By developing the quality of of discrimination, a power solely accorded to man, can one distinguish between the eternal and the temporal, which in turn opens the gateway to peace and happiness. Vivekacūḍāmaṇi, literally translated as the ‘Crest Jewel of Discrimination’ is a compendium of 580 verses on the ways to know, understand and reach Brahman, the Reality in us.
Composed by the Sage Śrî Ádi Śaṅkarācārya, Vivekacūḍāmaṇi is in the form of a dialogue between the student and the Teacher, with the latter guiding the student along the spiritual path. Swami Chinmayananda’s commentary on the same is the perfect companion for students walking the spiritual path in understanding its timeless wisdom.
“Before I woke up to reality, I had a symbol for all my frustration: my children’s socks. Every morning they would be on the floor, and every morning I would think, “My children should pick up their socks.” It was my religion. You could say my world was accelerating out of control in my mind; there were socks everywhere. And I would be filled with rage and depression because I believed these socks didn’t belong on the floor even though, morning after morning, that’s where they were. I believed it was my children’s job to pick them up even though, morning after morning, they didn’t.
I use the image of children and socks, but you might find that for you, the same thoughts apply to the environment, politics or money. We think these things should be different than they are, and we suffer because we believe our thoughts. At 43, after 10 years of deep depression and despair, my real life began.
What I came to see was that my suffering wasn’t a result of not having control; it was a result of arguing with reality. I discovered that when I believed my thoughts, I suffered; when I didn’t believe them, I didn’t suffer and that this is true for every human being. Freedom is as simple as that. I found that suffering is optional. I found a joy within me that has never disappeared, not for a single moment. That joy is in everyone, always.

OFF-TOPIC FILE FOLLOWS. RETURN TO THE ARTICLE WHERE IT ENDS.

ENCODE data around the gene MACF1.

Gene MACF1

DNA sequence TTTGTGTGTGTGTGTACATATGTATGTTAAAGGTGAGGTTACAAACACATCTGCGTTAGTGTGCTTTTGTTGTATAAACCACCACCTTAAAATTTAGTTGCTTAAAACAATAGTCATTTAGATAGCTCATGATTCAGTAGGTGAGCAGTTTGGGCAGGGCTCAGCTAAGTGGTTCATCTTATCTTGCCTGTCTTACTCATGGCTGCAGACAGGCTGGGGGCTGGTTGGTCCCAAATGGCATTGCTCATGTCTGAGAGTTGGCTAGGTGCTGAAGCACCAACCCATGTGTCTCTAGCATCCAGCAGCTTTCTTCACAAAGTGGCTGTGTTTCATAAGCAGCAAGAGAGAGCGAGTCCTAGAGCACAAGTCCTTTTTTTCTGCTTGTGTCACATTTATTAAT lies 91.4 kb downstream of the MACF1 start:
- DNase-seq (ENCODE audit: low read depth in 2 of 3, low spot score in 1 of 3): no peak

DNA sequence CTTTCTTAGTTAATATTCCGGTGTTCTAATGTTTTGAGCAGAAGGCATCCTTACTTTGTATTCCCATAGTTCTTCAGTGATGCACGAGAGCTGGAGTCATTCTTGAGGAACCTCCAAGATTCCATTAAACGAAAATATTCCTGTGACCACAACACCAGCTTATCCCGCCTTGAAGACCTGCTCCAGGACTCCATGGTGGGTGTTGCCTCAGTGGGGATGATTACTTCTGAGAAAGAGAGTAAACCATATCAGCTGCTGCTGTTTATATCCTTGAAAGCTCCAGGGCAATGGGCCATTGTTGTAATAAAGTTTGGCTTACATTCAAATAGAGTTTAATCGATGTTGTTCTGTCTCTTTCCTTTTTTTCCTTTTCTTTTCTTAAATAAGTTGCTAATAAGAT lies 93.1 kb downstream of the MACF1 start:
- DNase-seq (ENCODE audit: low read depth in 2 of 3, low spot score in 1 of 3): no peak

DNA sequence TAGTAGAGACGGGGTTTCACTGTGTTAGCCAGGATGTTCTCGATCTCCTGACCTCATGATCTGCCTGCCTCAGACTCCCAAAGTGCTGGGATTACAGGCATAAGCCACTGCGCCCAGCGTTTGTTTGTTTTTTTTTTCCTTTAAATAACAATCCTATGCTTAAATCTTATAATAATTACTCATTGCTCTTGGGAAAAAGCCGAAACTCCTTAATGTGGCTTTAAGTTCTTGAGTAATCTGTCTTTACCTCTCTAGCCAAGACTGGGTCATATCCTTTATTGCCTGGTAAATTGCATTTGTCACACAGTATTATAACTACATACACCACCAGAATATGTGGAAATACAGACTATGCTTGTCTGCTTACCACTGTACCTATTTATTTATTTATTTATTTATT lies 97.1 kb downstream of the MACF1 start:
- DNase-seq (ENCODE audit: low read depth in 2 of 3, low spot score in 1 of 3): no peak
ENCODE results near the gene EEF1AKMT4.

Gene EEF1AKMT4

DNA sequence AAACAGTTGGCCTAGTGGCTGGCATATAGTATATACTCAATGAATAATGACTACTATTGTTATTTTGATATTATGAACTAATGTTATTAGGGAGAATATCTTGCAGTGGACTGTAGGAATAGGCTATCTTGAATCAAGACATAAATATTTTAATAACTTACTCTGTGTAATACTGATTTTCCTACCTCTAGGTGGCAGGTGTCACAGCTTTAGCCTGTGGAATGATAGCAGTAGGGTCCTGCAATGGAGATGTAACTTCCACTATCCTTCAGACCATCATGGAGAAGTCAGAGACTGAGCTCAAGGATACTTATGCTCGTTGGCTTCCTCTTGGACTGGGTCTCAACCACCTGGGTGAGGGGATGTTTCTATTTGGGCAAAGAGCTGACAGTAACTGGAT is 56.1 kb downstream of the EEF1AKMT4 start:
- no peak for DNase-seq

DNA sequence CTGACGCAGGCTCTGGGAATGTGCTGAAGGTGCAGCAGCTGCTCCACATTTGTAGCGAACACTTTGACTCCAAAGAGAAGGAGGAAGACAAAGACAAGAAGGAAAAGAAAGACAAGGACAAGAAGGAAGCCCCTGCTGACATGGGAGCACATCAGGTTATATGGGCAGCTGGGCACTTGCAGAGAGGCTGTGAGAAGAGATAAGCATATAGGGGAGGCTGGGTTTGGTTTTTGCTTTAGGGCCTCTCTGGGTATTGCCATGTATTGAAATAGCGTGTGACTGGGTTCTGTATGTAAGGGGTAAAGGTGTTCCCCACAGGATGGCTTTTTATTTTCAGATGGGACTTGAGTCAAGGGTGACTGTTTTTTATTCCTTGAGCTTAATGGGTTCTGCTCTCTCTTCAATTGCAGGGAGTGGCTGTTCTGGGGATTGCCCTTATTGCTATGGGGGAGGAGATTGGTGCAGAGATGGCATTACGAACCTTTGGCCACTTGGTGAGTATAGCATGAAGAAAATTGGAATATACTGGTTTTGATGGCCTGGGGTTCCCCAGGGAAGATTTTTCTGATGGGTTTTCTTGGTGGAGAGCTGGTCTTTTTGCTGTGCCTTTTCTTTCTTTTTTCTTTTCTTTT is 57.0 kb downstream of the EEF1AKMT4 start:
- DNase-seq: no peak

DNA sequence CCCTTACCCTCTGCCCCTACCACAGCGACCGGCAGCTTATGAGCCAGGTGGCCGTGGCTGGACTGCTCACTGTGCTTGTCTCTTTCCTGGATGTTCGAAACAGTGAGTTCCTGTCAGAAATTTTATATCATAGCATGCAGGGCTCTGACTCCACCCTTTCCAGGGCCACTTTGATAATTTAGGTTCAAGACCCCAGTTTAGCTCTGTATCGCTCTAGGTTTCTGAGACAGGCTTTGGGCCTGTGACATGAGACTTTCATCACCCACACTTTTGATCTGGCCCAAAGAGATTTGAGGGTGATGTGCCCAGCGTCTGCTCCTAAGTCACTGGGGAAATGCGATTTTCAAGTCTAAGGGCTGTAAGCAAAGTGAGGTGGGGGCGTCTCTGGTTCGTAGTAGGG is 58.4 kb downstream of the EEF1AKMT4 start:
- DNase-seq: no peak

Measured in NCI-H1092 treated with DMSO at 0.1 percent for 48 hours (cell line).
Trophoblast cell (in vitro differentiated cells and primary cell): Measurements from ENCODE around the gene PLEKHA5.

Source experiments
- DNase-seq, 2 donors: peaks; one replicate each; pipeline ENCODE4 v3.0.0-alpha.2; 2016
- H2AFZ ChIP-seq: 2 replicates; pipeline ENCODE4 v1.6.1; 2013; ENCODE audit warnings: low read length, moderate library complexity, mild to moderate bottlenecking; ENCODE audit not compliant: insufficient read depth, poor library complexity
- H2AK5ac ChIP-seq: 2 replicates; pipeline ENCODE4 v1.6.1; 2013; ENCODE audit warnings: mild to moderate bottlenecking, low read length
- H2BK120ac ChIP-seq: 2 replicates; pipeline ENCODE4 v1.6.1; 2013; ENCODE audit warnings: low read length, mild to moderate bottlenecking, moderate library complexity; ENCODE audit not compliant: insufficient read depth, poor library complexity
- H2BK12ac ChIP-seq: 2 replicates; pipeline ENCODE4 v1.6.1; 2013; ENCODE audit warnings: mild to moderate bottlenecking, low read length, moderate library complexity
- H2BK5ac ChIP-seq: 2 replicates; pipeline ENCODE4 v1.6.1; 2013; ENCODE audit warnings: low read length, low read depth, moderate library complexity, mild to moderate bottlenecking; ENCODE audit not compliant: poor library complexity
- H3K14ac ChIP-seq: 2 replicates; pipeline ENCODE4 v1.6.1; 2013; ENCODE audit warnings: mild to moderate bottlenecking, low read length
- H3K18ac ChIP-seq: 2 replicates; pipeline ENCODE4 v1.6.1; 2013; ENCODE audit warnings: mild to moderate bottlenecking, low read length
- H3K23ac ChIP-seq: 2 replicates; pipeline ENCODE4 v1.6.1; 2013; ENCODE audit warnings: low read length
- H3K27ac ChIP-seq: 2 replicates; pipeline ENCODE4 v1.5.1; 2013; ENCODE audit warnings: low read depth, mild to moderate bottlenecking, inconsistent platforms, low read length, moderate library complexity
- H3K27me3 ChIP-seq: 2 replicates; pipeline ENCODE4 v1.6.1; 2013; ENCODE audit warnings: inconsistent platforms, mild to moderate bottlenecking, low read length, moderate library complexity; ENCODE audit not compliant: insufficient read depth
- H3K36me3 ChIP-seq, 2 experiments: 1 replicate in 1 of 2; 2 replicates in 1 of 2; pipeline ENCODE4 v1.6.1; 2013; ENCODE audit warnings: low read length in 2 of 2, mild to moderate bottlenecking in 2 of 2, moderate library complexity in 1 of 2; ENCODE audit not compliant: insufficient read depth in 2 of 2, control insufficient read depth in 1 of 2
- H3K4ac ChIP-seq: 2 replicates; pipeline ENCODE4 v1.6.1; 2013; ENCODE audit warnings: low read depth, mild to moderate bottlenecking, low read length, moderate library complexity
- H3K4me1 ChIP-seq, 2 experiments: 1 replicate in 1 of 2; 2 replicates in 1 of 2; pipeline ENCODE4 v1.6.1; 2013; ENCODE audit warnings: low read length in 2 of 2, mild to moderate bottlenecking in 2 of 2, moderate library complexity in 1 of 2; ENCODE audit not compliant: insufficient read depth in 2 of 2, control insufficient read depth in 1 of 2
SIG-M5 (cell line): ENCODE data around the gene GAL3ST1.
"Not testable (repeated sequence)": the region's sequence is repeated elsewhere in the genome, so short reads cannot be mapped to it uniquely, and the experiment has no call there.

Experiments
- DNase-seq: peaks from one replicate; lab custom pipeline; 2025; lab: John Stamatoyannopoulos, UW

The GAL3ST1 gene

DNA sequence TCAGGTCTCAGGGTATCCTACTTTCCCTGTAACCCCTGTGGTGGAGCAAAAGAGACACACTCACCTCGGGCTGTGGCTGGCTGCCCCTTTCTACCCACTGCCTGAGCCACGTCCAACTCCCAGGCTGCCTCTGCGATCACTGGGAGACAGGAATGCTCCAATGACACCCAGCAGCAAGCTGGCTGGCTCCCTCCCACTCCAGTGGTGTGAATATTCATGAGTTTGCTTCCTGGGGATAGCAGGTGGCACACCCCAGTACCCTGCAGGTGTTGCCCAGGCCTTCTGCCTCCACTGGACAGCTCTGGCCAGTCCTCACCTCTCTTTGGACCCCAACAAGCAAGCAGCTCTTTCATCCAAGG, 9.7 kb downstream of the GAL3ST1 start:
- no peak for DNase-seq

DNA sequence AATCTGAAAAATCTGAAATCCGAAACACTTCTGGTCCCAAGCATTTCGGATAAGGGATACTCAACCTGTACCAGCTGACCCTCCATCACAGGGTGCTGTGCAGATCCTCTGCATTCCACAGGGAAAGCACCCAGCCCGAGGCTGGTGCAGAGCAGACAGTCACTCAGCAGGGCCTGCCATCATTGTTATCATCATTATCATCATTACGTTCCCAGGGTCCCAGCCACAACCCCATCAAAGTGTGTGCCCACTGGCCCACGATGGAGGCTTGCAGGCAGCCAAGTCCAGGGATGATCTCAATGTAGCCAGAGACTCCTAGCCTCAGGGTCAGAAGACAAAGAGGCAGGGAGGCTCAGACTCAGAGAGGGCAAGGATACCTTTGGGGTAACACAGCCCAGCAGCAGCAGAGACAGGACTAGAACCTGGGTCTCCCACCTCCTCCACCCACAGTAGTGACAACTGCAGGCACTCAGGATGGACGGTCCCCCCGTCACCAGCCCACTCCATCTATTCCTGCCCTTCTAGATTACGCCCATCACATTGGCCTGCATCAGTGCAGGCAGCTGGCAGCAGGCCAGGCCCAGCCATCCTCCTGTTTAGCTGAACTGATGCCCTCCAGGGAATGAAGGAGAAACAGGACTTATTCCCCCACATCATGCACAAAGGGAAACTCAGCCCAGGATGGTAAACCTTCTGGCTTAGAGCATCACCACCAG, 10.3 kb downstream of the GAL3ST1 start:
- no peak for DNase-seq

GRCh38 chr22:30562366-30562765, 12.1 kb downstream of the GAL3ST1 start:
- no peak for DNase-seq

When you question your mind for the love of truth, your life always becomes happier and kinder. Inquiry helps the suffering mind move out of its arguments with reality. It helps us move into alignment with constant change. After all, the change is happening anyway, whether we like it or not. Everything changes. But when we’re attached to our thoughts about how that change should look, we feel uncomfortable when we realize we’re not in control. Through inquiry, we enter the area where we do have control: our thinking. We question our thoughts about the ways in which the world seems to have gone crazy, for example. And we come to see that the craziness was never in the world, but in us.
When we understand our thinking, we understand the world, and we come to love it. In that, there’s peace.
Who would I be without the thought that the world needs improving? Happy where I am right now: the woman sitting on a chair in the sunlight. Pretty simple. The apparent craziness of the world, like everything else, is a gift we can use to set our minds free. Any stressful thought you have about the planet, for example, or about life and death, shows you where you’re stuck, where your energy is being exhausted as a result of not fully meeting life as it is, without conditions. You can’t free yourself by finding a so-called “enlightened” state outside your own mind. When you question what you believe, you eventually come to see you’re the enlightenment you’ve been seeking.